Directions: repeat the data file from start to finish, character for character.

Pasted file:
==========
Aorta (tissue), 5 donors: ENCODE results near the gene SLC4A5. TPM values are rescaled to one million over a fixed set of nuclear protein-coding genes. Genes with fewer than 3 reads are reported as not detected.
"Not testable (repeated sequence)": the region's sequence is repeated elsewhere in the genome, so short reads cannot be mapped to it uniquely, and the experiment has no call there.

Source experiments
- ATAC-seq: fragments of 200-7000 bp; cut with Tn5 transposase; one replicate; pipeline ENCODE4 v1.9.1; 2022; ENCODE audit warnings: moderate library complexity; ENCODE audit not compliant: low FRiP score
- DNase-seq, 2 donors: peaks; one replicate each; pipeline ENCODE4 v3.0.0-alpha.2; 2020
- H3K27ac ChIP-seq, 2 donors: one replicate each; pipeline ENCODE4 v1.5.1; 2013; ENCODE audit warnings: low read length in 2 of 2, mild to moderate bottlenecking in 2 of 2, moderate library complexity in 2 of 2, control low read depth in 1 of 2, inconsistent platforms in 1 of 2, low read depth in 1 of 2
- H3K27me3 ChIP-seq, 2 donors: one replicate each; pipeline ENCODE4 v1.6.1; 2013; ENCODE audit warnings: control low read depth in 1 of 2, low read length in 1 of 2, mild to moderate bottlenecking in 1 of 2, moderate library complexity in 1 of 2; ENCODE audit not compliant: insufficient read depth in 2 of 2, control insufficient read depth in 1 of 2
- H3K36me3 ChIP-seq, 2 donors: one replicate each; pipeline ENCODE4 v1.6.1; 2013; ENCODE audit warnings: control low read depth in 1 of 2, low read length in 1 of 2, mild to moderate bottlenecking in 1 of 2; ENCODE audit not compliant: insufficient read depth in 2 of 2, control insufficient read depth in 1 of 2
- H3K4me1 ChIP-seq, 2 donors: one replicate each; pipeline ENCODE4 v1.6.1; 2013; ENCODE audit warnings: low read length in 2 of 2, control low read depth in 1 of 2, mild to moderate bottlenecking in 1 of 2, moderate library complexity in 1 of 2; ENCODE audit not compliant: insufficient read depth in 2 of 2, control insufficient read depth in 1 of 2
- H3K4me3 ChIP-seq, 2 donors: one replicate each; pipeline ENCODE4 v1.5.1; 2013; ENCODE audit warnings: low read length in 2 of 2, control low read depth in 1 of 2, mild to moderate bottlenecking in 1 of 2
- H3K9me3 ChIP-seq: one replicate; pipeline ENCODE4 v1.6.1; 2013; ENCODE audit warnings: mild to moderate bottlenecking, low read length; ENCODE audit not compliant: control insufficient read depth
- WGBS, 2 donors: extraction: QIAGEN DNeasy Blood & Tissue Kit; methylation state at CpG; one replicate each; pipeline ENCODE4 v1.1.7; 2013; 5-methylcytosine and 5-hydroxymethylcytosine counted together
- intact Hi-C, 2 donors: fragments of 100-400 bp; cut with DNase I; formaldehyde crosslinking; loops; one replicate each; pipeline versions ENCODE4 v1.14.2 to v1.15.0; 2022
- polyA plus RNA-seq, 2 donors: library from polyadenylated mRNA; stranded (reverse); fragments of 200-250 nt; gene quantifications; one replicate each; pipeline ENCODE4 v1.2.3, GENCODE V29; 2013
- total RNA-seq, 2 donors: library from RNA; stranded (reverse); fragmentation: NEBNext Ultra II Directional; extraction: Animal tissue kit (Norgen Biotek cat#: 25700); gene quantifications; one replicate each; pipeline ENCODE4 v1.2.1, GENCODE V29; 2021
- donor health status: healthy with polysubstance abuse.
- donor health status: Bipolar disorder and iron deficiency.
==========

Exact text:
Aorta (tissue), 5 donors: ENCODE results near the gene SLC4A5. TPM values are rescaled to one million over a fixed set of nuclear protein-coding genes. Genes with fewer than 3 reads are reported as not detected.
"Not testable (repeated sequence)": the region's sequence is repeated elsewhere in the genome, so short reads cannot be mapped to it uniquely, and the experiment has no call there.

Source experiments
- ATAC-seq: fragments of 200-7000 bp; cut with Tn5 transposase; one replicate; pipeline ENCODE4 v1.9.1; 2022; ENCODE audit warnings: moderate library complexity; ENCODE audit not compliant: low FRiP score
- DNase-seq, 2 donors: peaks; one replicate each; pipeline ENCODE4 v3.0.0-alpha.2; 2020
- H3K27ac ChIP-seq, 2 donors: one replicate each; pipeline ENCODE4 v1.5.1; 2013; ENCODE audit warnings: low read length in 2 of 2, mild to moderate bottlenecking in 2 of 2, moderate library complexity in 2 of 2, control low read depth in 1 of 2, inconsistent platforms in 1 of 2, low read depth in 1 of 2
- H3K27me3 ChIP-seq, 2 donors: one replicate each; pipeline ENCODE4 v1.6.1; 2013; ENCODE audit warnings: control low read depth in 1 of 2, low read length in 1 of 2, mild to moderate bottlenecking in 1 of 2, moderate library complexity in 1 of 2; ENCODE audit not compliant: insufficient read depth in 2 of 2, control insufficient read depth in 1 of 2
- H3K36me3 ChIP-seq, 2 donors: one replicate each; pipeline ENCODE4 v1.6.1; 2013; ENCODE audit warnings: control low read depth in 1 of 2, low read length in 1 of 2, mild to moderate bottlenecking in 1 of 2; ENCODE audit not compliant: insufficient read depth in 2 of 2, control insufficient read depth in 1 of 2
- H3K4me1 ChIP-seq, 2 donors: one replicate each; pipeline ENCODE4 v1.6.1; 2013; ENCODE audit warnings: low read length in 2 of 2, control low read depth in 1 of 2, mild to moderate bottlenecking in 1 of 2, moderate library complexity in 1 of 2; ENCODE audit not compliant: insufficient read depth in 2 of 2, control insufficient read depth in 1 of 2
- H3K4me3 ChIP-seq, 2 donors: one replicate each; pipeline ENCODE4 v1.5.1; 2013; ENCODE audit warnings: low read length in 2 of 2, control low read depth in 1 of 2, mild to moderate bottlenecking in 1 of 2
- H3K9me3 ChIP-seq: one replicate; pipeline ENCODE4 v1.6.1; 2013; ENCODE audit warnings: mild to moderate bottlenecking, low read length; ENCODE audit not compliant: control insufficient read depth
- WGBS, 2 donors: extraction: QIAGEN DNeasy Blood & Tissue Kit; methylation state at CpG; one replicate each; pipeline ENCODE4 v1.1.7; 2013; 5-methylcytosine and 5-hydroxymethylcytosine counted together
- intact Hi-C, 2 donors: fragments of 100-400 bp; cut with DNase I; formaldehyde crosslinking; loops; one replicate each; pipeline versions ENCODE4 v1.14.2 to v1.15.0; 2022
- polyA plus RNA-seq, 2 donors: library from polyadenylated mRNA; stranded (reverse); fragments of 200-250 nt; gene quantifications; one replicate each; pipeline ENCODE4 v1.2.3, GENCODE V29; 2013
- total RNA-seq, 2 donors: library from RNA; stranded (reverse); fragmentation: NEBNext Ultra II Directional; extraction: Animal tissue kit (Norgen Biotek cat#: 25700); gene quantifications; one replicate each; pipeline ENCODE4 v1.2.1, GENCODE V29; 2021
- donor health status: healthy with polysubstance abuse.
- donor health status: Bipolar disorder and iron deficiency.